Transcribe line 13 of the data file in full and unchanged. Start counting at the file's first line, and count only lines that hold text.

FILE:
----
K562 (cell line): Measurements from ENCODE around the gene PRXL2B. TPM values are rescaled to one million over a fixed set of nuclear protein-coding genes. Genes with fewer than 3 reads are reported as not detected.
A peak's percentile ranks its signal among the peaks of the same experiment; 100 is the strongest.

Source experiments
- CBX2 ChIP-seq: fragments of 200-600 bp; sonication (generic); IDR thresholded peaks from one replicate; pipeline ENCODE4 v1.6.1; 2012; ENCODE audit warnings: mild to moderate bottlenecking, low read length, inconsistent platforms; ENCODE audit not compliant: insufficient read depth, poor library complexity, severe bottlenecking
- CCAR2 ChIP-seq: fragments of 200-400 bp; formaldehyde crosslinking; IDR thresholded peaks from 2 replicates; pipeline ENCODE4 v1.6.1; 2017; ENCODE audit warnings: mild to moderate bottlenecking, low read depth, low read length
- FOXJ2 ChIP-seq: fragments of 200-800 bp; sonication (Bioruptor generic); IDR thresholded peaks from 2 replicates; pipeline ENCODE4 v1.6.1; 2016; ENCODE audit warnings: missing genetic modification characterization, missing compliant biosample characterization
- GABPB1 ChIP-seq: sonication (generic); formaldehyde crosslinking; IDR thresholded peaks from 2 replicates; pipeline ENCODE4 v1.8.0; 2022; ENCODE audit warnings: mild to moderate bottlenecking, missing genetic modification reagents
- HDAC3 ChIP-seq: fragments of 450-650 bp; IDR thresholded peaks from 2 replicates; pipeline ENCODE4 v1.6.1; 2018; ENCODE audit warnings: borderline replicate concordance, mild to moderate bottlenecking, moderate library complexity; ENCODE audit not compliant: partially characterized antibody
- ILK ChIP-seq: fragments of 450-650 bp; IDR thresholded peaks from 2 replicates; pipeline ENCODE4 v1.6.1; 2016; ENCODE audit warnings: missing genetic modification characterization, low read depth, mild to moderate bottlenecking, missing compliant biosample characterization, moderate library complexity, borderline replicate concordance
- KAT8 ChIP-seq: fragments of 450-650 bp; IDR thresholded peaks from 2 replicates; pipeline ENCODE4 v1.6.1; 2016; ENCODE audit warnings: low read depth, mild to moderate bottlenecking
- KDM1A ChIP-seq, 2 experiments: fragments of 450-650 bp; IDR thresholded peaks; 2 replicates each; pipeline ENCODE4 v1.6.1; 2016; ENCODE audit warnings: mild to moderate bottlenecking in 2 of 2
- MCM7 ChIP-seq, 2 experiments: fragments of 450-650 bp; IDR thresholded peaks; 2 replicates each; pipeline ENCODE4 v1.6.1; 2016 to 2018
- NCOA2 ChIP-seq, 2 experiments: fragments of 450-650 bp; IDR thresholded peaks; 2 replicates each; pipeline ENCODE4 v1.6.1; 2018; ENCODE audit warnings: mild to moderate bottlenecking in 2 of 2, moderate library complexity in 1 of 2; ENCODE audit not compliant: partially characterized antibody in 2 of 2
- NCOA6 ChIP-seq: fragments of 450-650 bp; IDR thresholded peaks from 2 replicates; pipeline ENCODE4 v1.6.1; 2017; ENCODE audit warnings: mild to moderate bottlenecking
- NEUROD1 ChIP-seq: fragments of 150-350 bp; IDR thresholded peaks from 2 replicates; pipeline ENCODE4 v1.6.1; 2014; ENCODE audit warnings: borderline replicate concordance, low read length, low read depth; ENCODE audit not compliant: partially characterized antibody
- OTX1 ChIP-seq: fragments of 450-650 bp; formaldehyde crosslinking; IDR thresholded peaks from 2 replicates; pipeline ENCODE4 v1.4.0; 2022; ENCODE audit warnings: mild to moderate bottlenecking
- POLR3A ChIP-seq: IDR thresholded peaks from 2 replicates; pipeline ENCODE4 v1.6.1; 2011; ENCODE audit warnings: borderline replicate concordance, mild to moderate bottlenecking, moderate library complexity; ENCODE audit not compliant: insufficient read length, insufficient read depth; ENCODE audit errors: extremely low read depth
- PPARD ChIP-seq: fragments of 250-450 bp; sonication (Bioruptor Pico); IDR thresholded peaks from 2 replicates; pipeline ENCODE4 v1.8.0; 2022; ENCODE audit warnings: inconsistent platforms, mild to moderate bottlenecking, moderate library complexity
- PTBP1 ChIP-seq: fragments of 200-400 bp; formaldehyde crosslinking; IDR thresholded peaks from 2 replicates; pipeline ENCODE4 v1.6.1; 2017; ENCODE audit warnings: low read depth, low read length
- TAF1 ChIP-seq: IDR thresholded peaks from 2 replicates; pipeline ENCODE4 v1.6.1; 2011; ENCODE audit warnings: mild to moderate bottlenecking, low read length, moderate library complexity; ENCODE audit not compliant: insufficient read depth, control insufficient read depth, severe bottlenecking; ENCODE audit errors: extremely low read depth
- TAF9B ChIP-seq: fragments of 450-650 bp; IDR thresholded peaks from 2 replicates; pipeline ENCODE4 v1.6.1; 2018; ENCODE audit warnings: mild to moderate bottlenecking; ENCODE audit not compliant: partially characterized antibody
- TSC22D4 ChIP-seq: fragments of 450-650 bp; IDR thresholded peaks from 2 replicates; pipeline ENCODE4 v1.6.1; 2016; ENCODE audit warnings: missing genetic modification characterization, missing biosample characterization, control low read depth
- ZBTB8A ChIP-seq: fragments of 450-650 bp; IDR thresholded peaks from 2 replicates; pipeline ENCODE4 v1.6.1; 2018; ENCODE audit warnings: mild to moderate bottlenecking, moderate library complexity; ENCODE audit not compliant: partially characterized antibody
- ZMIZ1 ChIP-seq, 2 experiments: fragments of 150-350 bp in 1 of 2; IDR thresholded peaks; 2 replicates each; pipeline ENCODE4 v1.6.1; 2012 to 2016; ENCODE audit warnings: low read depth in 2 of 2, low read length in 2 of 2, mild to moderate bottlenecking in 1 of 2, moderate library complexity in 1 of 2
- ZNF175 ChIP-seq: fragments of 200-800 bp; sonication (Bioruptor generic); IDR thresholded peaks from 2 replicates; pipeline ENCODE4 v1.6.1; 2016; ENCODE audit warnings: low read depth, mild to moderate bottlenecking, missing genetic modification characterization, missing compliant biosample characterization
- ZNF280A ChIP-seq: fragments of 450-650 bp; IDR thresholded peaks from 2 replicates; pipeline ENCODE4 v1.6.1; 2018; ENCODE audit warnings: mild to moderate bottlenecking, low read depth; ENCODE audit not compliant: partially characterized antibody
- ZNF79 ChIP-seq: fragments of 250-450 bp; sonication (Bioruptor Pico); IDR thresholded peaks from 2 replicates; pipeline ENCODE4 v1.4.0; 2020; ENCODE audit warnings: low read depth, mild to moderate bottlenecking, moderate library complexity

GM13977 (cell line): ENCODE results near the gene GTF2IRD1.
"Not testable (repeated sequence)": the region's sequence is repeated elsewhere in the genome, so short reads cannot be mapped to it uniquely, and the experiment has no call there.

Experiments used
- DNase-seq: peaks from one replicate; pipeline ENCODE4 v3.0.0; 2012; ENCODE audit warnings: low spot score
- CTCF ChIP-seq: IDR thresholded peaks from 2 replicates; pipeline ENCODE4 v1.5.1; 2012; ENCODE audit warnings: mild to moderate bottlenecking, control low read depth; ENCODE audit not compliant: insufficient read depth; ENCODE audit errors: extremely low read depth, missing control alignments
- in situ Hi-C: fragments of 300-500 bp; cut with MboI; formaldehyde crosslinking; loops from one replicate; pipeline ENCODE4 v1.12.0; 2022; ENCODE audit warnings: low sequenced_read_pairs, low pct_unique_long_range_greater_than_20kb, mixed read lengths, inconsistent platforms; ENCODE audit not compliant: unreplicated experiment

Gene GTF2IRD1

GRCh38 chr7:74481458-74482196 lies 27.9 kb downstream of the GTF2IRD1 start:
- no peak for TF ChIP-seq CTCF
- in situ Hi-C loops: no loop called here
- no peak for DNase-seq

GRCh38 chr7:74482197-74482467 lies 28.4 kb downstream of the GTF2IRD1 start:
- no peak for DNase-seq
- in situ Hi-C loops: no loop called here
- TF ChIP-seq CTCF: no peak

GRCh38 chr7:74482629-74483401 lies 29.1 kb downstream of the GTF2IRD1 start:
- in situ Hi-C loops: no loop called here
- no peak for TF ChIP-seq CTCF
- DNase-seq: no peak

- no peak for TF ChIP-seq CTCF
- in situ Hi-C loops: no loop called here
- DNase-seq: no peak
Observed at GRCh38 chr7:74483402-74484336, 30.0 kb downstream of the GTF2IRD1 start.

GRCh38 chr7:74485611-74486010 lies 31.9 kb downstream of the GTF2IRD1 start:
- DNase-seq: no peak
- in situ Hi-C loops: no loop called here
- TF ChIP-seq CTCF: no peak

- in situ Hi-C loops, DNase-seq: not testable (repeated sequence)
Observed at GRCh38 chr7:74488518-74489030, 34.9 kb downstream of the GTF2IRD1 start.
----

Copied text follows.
- NCOA2 ChIP-seq, 2 experiments: fragments of 450-650 bp; IDR thresholded peaks; 2 replicates each; pipeline ENCODE4 v1.6.1; 2018; ENCODE audit warnings: mild to moderate bottlenecking in 2 of 2, moderate library complexity in 1 of 2; ENCODE audit not compliant: partially characterized antibody in 2 of 2